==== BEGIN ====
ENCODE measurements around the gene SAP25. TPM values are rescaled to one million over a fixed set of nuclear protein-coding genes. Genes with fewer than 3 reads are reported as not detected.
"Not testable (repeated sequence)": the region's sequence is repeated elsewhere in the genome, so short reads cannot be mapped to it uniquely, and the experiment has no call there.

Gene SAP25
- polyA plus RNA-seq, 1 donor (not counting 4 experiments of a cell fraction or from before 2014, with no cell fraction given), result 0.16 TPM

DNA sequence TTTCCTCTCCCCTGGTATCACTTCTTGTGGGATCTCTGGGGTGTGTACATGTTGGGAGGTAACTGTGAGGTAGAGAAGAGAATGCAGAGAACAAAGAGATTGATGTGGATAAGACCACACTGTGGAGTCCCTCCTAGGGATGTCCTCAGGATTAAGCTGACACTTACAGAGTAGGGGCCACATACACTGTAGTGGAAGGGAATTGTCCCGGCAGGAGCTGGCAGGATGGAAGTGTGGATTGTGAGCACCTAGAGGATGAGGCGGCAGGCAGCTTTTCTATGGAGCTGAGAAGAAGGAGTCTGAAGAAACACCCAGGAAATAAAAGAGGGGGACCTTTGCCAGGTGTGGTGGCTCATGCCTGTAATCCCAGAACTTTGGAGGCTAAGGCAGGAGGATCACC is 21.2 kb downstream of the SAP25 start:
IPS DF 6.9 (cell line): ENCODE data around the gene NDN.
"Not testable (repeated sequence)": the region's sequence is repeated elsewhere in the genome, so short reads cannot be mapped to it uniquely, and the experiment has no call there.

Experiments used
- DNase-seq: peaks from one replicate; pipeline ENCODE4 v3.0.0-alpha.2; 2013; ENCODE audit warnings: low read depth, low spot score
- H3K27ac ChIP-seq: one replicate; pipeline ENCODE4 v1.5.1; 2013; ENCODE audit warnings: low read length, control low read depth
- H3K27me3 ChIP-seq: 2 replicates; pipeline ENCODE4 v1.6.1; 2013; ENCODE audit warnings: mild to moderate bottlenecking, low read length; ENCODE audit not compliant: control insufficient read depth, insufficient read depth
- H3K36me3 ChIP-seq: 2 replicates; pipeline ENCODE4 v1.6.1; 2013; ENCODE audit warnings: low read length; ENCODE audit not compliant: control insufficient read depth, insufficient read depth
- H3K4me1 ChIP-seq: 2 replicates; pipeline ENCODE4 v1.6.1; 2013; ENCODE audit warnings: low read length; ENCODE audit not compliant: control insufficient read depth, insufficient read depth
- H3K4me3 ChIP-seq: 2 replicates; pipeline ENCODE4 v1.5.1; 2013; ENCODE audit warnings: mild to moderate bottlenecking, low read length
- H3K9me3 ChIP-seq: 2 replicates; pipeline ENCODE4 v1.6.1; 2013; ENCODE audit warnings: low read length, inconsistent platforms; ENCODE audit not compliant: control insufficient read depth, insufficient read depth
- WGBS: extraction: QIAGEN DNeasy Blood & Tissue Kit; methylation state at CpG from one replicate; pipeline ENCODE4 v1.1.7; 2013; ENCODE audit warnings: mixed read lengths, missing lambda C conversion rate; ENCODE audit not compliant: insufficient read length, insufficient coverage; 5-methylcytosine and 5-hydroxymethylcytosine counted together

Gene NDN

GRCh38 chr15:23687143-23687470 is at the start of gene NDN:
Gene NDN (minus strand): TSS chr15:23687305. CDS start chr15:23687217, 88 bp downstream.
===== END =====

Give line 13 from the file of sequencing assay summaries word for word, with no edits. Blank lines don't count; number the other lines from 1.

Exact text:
- H3K4me1 ChIP-seq: 2 replicates; pipeline ENCODE4 v1.6.1; 2013; ENCODE audit warnings: low read length; ENCODE audit not compliant: control insufficient read depth, insufficient read depth